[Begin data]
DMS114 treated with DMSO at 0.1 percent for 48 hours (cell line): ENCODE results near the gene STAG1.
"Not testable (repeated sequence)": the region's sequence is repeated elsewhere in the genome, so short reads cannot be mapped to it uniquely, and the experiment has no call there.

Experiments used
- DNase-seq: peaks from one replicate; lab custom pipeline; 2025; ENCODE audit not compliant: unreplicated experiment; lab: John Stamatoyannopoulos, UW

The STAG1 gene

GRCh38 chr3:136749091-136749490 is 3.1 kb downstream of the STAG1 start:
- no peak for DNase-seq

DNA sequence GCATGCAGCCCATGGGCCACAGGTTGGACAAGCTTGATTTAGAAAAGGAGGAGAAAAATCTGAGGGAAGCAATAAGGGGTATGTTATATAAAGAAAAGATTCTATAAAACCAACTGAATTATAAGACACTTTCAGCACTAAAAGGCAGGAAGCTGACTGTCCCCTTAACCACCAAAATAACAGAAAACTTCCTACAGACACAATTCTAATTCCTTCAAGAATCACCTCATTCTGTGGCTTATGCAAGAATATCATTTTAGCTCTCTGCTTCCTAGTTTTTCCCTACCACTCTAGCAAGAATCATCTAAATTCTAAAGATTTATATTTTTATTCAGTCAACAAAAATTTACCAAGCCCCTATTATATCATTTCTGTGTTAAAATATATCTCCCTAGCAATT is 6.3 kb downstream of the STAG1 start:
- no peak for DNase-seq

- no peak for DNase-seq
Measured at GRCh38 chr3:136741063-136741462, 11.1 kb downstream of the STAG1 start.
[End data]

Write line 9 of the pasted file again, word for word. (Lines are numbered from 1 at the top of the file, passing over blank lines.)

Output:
- no peak for DNase-seq